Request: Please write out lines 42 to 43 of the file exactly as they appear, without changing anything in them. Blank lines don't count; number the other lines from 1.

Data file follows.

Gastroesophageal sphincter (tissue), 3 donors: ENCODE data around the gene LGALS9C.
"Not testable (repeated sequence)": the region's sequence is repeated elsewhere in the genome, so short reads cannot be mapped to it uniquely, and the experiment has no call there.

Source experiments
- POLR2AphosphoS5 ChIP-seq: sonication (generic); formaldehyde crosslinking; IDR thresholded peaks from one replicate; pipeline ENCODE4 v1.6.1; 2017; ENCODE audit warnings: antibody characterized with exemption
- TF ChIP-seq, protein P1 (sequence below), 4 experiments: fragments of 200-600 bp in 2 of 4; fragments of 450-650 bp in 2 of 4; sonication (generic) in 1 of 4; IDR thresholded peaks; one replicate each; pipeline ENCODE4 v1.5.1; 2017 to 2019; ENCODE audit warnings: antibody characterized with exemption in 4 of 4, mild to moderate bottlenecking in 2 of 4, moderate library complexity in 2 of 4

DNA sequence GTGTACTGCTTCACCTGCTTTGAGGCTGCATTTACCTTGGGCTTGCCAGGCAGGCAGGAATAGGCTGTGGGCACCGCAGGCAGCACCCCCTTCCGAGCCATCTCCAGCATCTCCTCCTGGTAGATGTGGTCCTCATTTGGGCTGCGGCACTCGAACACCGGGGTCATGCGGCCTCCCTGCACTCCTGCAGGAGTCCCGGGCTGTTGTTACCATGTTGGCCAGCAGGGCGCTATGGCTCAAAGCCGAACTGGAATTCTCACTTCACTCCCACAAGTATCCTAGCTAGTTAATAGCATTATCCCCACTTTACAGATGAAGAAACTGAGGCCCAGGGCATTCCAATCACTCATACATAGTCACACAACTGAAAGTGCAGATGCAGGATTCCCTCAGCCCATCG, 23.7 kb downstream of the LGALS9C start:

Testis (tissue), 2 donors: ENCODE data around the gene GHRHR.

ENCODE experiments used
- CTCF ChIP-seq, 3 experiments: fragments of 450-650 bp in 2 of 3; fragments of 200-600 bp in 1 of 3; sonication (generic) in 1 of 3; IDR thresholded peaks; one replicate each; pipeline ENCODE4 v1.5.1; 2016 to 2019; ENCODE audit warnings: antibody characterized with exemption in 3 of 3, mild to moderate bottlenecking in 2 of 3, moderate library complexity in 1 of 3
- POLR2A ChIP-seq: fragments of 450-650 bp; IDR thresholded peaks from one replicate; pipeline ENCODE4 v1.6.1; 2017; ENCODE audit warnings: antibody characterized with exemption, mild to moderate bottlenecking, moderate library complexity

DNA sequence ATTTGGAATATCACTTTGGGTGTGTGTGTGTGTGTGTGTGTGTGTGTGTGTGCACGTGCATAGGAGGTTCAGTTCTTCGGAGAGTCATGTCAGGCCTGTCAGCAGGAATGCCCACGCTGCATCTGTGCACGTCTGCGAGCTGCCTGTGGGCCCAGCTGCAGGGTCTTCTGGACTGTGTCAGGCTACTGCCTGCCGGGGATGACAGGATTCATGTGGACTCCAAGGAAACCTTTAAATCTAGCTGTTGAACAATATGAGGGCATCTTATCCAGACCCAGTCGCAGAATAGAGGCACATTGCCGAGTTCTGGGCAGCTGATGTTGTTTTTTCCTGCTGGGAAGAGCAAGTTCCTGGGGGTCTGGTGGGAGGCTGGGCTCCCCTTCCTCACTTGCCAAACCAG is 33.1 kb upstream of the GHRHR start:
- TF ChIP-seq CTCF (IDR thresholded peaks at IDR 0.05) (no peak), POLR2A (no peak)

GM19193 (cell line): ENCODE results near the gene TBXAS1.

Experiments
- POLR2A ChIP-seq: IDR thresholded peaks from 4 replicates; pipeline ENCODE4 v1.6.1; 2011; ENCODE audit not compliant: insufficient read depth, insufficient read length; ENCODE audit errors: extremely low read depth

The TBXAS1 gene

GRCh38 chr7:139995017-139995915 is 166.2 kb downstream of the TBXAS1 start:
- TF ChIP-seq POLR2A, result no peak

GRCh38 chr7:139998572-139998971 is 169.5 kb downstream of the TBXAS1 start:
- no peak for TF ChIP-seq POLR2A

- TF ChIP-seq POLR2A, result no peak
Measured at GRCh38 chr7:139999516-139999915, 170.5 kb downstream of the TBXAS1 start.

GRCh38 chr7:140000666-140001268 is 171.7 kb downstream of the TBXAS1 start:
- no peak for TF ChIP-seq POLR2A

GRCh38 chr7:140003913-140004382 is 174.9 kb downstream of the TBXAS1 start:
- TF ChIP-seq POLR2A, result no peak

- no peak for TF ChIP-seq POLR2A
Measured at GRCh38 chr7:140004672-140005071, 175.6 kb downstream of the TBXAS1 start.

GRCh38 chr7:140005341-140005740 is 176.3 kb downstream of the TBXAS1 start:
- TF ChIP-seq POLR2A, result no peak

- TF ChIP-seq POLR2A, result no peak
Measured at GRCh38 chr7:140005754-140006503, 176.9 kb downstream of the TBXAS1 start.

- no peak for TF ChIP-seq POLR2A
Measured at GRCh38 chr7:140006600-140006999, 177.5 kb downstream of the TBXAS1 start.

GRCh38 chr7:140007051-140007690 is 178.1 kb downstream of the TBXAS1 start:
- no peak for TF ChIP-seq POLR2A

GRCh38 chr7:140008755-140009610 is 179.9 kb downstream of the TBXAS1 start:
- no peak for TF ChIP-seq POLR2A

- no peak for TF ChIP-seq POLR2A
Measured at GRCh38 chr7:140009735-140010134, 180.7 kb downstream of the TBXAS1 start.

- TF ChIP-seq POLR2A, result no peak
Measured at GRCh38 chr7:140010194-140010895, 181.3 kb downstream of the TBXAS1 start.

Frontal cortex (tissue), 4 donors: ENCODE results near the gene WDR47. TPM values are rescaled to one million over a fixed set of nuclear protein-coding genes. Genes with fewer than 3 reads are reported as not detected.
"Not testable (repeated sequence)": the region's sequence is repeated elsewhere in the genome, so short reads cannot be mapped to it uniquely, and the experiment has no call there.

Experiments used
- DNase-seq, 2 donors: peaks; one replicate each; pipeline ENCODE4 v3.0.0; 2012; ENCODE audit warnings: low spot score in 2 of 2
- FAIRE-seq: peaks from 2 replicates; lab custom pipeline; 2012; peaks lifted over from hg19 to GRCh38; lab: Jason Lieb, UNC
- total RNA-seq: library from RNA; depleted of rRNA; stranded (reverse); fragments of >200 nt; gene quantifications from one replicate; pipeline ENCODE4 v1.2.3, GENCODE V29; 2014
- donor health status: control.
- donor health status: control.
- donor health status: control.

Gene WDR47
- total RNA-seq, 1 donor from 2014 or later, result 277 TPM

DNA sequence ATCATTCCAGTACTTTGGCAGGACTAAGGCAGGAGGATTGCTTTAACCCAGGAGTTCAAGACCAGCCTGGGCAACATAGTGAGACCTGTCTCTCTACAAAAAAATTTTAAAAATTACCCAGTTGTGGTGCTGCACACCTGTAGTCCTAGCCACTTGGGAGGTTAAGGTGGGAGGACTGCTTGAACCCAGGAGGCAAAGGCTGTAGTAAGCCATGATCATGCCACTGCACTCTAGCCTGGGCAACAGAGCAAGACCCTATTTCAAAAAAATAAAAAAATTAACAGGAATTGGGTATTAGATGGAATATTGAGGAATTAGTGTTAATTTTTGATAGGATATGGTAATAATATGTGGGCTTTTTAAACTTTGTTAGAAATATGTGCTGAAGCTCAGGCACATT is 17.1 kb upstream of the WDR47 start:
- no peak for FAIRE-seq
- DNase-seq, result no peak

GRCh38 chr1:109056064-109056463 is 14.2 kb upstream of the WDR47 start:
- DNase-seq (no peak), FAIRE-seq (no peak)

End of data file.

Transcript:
Measured at GRCh38 chr7:140010194-140010895, 181.3 kb downstream of the TBXAS1 start.

Frontal cortex (tissue), 4 donors: ENCODE results near the gene WDR47. TPM values are rescaled to one million over a fixed set of nuclear protein-coding genes. Genes with fewer than 3 reads are reported as not detected.